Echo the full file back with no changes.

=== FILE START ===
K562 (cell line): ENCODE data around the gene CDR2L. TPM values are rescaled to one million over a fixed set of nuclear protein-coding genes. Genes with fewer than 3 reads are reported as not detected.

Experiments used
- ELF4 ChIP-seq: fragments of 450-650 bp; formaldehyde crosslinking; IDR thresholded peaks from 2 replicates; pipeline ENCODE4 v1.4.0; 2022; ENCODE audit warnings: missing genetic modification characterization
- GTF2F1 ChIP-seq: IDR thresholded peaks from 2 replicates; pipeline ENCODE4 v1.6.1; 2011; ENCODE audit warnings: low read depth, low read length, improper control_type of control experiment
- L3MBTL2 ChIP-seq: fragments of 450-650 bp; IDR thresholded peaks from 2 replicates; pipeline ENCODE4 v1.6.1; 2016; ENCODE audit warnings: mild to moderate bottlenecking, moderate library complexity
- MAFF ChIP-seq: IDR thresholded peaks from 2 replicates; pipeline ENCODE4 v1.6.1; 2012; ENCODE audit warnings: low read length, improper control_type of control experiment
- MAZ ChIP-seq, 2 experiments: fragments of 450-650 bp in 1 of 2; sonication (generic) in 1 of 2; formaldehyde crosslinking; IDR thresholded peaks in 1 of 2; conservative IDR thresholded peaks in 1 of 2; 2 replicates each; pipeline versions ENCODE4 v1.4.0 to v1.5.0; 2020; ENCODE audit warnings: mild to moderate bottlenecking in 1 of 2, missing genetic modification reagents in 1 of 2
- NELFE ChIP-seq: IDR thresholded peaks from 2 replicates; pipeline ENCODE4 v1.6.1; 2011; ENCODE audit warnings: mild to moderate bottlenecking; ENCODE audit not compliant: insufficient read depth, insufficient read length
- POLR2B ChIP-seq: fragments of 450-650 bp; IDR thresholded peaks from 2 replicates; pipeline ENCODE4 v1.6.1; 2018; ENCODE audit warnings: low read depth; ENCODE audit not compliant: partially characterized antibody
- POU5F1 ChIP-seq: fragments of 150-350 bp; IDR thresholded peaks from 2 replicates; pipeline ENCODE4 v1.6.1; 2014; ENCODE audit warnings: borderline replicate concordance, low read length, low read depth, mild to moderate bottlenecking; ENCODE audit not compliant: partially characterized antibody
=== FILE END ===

K562 (cell line): ENCODE data around the gene CDR2L. TPM values are rescaled to one million over a fixed set of nuclear protein-coding genes. Genes with fewer than 3 reads are reported as not detected.

Experiments used
- ELF4 ChIP-seq: fragments of 450-650 bp; formaldehyde crosslinking; IDR thresholded peaks from 2 replicates; pipeline ENCODE4 v1.4.0; 2022; ENCODE audit warnings: missing genetic modification characterization
- GTF2F1 ChIP-seq: IDR thresholded peaks from 2 replicates; pipeline ENCODE4 v1.6.1; 2011; ENCODE audit warnings: low read depth, low read length, improper control_type of control experiment
- L3MBTL2 ChIP-seq: fragments of 450-650 bp; IDR thresholded peaks from 2 replicates; pipeline ENCODE4 v1.6.1; 2016; ENCODE audit warnings: mild to moderate bottlenecking, moderate library complexity
- MAFF ChIP-seq: IDR thresholded peaks from 2 replicates; pipeline ENCODE4 v1.6.1; 2012; ENCODE audit warnings: low read length, improper control_type of control experiment
- MAZ ChIP-seq, 2 experiments: fragments of 450-650 bp in 1 of 2; sonication (generic) in 1 of 2; formaldehyde crosslinking; IDR thresholded peaks in 1 of 2; conservative IDR thresholded peaks in 1 of 2; 2 replicates each; pipeline versions ENCODE4 v1.4.0 to v1.5.0; 2020; ENCODE audit warnings: mild to moderate bottlenecking in 1 of 2, missing genetic modification reagents in 1 of 2
- NELFE ChIP-seq: IDR thresholded peaks from 2 replicates; pipeline ENCODE4 v1.6.1; 2011; ENCODE audit warnings: mild to moderate bottlenecking; ENCODE audit not compliant: insufficient read depth, insufficient read length
- POLR2B ChIP-seq: fragments of 450-650 bp; IDR thresholded peaks from 2 replicates; pipeline ENCODE4 v1.6.1; 2018; ENCODE audit warnings: low read depth; ENCODE audit not compliant: partially characterized antibody
- POU5F1 ChIP-seq: fragments of 150-350 bp; IDR thresholded peaks from 2 replicates; pipeline ENCODE4 v1.6.1; 2014; ENCODE audit warnings: borderline replicate concordance, low read length, low read depth, mild to moderate bottlenecking; ENCODE audit not compliant: partially characterized antibody